And yet think of those untold thousands of black Yankee fans all across the world who were—I am certain—chagrined to be cheering on a sports team that propped up Kate Smith like she was its mascot. A bleak and inflexible reminder of racism’s stony clasp this, made all the more palpable in our purportedly enlightened, post-racialist age.
Kate Smith Is Only the Beginning!
In order to prevent repeat offenders, we need to get ahead of the curve. My recommendation would be to exploit the Yankees’ tactfully clever, hyper-cautious approach to censorship (since, of course, complicity in singing those appalling lyrics must reveal something deep-seated and aberrant at the core of Smith’s soul), and apply it liberally as a blanket policy rooting out, before they can take hold, the many obvious warning signs of racism from our past and present.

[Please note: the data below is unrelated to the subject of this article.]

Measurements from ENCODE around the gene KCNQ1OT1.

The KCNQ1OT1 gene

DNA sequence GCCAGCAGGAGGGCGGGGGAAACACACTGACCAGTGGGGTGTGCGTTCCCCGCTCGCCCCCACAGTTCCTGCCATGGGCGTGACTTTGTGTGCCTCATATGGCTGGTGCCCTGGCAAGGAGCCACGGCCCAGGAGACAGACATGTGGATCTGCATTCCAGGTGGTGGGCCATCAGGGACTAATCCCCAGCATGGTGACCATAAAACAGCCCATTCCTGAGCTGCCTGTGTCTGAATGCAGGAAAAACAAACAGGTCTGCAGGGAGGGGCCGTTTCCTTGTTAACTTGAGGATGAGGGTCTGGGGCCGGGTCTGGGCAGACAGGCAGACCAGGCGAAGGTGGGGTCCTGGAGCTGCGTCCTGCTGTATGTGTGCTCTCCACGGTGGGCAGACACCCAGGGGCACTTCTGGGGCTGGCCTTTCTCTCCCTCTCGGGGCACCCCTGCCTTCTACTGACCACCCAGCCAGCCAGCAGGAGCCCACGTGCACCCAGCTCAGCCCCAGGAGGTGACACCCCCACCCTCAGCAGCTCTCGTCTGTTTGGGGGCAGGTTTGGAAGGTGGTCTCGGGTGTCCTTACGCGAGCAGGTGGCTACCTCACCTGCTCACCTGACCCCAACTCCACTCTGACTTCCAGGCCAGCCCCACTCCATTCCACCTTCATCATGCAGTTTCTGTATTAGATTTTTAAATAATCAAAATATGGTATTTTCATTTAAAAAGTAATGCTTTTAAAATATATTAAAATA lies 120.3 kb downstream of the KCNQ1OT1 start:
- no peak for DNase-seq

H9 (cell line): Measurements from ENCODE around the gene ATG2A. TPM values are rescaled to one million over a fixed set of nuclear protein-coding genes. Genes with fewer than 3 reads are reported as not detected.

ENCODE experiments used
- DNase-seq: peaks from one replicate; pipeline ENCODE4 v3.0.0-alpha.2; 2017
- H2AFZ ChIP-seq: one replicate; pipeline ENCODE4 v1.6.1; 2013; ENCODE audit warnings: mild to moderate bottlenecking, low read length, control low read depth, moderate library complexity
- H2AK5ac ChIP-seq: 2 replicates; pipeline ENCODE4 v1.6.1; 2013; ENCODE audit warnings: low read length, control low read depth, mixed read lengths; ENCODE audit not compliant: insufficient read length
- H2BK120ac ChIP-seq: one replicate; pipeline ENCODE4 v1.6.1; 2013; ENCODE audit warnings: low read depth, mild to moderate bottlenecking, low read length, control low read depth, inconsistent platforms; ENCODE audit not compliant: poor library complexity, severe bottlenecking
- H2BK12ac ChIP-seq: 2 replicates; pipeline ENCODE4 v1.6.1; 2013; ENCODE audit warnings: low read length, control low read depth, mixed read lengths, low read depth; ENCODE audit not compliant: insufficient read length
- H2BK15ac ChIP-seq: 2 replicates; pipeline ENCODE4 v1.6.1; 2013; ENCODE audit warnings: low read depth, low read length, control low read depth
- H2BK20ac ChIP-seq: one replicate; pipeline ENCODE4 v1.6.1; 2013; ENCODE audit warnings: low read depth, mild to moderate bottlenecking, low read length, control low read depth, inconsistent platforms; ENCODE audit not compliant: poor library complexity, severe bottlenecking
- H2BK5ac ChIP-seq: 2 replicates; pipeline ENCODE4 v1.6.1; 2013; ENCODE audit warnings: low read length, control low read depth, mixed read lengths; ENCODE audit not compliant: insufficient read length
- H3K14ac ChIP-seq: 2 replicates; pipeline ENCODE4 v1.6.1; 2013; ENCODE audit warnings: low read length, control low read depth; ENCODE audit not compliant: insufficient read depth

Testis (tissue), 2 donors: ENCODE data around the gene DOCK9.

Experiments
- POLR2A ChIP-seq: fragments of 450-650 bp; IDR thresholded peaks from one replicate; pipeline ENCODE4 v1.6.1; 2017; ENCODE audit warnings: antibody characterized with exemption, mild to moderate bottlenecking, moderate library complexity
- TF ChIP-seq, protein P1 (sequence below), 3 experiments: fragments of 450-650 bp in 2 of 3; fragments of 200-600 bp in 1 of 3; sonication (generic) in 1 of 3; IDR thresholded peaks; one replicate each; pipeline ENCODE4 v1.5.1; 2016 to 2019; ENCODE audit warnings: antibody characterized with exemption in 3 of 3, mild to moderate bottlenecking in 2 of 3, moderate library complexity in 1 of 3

Frank Sinatra, for starters, whose song “New York, New York” serenades fans, like Smith’s, after every home game, should probably be cut for a number of questionable things he did in his lifetime. There are several allegations surrounding his treatment of Sammy Davis, Jr., the youngest and only African-American member of the famed “Rat Pack,” who was often hazed by Sinatra and was the target of many racist epithets
Even in the extraordinarily unlikely scenario no direct information could indict Sinatra for being a racist (he did champion for civil rights in the 1960s, after all), Sinatra still regularly engaged in behavior that would now clearly be considered “toxic masculinity”—including highly animated fights with second wife, Ava Gardner—that should, for all intents and purposes, be ample circumstantial evidence to exercise our wand for morally dubious behavior and permanently excise his voice from any sporting venue.
But why stop there? If done correctly, the Yankees would be taking a bold, progressive step in being one of the first sports organizations to implement a complete, zero-tolerance policy for misogynistic lyrics. After all, the Yankees harbor one of the most globally recognizable brands in all of sports. These are responsibilities that must be taken seriously, especially in the age of Trump!